Ryan Scott (wheelchair rugby)

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Ryan Scott
XXXX15 - Ryan Scott - 3b - 2016 Team processing.jpg
2016 Australian Paralympic Team portrait of Scott
Personal information
Nationality  Australia
Born (1982-03-03) 3 March 1982 (age 35)
Sport
Disability class 0.5

Ryan Scott, OAM (born 3 March 1982) [1] is a Paralympic wheelchair rugby competitor from Australia. In four Paralympics, Scott has won a silver medal at the 2008 Beijing Paralympics and gold medals at the 2012 London and 2016 Rio Paralympics.[2]

Personal[edit]

Scott was born on 3 March 1982. On the 6 June 1998 as a 16-year-old, he became a quadriplegic due to a car crash on a country road on route to Victor Harbor, South Australia.[3][1][4] At the time of the accident, he was a year 11 student at Willunga High School.[3] The accident left Scott paralysed from his chest down but he has some movement in his shoulders, back, biceps and forearms.[3] He moved to Brisbane from Adelaide in 2009 due to the warm weather and due to Queensland having a good wheelchair rugby program.[5]

Wheelchair rugby[edit]

Scott at the 2012 London Paralympics

Scott took up wheelchair rugby as part of his rehabiliation. Scott said "I always loved sport and participated in all kinds of sport – soccer, basketball, Aussie rules, pretty much every sport except able-bodied rugby. As a quadriplegic, I didn’t have the upper-body strength to play wheelchair basketball. When I saw wheelchair rugby, that’s when I thought that sport was still possible." [3] Scott made his debut for the Australian team 'Steelers' in August 2001.[4] He was a member of the Steelers that came fifth at the 2004 Athens Paralympics.[4] He won a silver medal at the 2008 Beijing Games in the mixed wheelchair rugby event.[6] He won a gold medal at the 2012 London Games in the mixed wheelchair rugby event.[6]

Scott being interviewed on behalf of his team after winning the Australian 2012 Team of the Year

He was a member of the Steelers that finished with the silver medal at the 2010 World Championships and gold medal at the 2014 World Wheelchair Rugby Championships at Odense, Denmark.[7]

Scott captained the Australian team that retained its gold medal at the 2016 Rio Paralympics after defeating the United States 59–58 in the final.[8]

In 2016, he is captain of the Steelers [4] and plays for the Suncorp Queensland Cyclones in the Wheelchair Rugby National League.[9]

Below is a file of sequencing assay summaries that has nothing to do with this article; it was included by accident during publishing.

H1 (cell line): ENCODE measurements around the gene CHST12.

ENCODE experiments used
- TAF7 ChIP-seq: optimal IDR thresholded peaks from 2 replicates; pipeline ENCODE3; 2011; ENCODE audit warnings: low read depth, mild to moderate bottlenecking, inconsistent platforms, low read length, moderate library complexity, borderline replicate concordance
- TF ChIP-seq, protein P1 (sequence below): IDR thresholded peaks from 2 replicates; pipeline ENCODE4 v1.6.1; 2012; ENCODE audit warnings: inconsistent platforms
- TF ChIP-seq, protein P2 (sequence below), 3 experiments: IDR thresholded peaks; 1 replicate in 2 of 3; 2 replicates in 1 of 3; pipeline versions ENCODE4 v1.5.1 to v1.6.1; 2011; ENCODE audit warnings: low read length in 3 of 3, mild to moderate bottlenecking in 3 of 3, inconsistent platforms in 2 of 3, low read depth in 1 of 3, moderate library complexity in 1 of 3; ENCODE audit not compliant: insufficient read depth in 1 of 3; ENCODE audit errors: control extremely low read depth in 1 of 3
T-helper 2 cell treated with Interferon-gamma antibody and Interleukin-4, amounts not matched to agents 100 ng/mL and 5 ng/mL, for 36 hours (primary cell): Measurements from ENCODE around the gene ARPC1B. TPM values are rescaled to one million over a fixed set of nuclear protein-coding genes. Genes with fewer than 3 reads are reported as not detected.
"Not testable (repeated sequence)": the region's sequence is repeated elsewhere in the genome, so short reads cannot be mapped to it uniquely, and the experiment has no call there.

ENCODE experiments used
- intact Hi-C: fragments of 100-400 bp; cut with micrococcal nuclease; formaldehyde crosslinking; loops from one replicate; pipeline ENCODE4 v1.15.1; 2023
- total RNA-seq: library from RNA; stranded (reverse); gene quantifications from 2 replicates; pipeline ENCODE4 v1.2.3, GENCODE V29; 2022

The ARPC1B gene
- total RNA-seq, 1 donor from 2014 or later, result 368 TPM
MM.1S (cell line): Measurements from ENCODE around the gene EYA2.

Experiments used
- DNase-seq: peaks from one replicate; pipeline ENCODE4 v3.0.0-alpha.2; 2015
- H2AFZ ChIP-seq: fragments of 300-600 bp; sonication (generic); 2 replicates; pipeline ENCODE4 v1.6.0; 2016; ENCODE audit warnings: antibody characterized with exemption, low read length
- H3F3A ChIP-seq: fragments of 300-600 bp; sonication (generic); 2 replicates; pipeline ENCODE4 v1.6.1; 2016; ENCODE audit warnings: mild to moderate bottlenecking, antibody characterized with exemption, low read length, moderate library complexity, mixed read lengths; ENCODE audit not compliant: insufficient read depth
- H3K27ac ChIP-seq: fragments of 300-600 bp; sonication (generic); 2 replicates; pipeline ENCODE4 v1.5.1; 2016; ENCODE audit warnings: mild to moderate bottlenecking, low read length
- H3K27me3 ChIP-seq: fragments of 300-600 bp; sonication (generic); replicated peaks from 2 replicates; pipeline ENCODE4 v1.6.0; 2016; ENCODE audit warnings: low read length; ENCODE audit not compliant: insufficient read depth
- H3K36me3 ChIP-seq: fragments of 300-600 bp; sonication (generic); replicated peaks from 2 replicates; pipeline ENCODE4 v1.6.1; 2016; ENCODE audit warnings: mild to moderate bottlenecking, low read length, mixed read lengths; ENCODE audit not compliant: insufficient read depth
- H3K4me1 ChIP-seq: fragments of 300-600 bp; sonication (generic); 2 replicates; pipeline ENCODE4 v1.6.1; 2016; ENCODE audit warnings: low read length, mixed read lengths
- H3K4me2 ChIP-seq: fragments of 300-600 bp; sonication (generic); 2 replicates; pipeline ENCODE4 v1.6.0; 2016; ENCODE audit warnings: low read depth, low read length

Scott said "But because of wheelchair rugby I’ve been able to travel the world playing a team sport, I have represented my county at three Paralympic Games, which is huge. It has also made me a much more independent person." [5]

Recognition[edit]

References[edit]

  1. ^ a b Media guide : Beijing 2008 (PDF). Sydney: Australian Paralympic Committee. 2008. 
  2. ^ "Steelers aim to maintain their reign in Rio". Australian Paralympic Committee News. 25 July 2016. Retrieved 25 July 2016. 
  3. ^ a b c d Lawrence, Ellisa (5 September 2016). "Paralympics 2016: We’re the Superhumans - Queensland’s champions". Courier Mail. Retrieved 5 September 2016. 
  4. ^ a b c d "Ryan Scott". Australian Paralympic Committee website. Retrieved 25 July 2016. 
  5. ^ a b "Wheelchair rugby player Ryan Scott gears up for fourth Paralympics in Rio". Courier Mail. 6 February 2016. Retrieved 25 July 2016. 
  6. ^ a b "Athlete Search Results". International Paralympic Committee. Retrieved 11 August 2013. 
  7. ^ "Australia wins first ever IWRF World Championship". Australian Paralympic Committee News. 11 August 2014. Retrieved 27 August 2014. 
  8. ^ Lees, Chris (19 September 2016). "Steelers double up with Paralympics gold". Sunshine Coast Daily. Retrieved 19 September 2016. 
  9. ^ "Suncorp Queensland Cyclones wheelchair rugby team". Sporting Wheelies and Disabled website. Retrieved 26 July 2016. 
  10. ^ "Ryan Scott". It's An Honour website. Retrieved 25 July 2016. 
  11. ^ "Ryan Scott named 2015 Sporting Wheelie of the Year". Sportsing Wheelies and Disabled Association website. Retrieved 25 July 2016. 
  12. ^ "2016 Annual Awards winners". Sporting Wheelies and Disabled Association website. Retrieved 15 December 2016. 

External links[edit]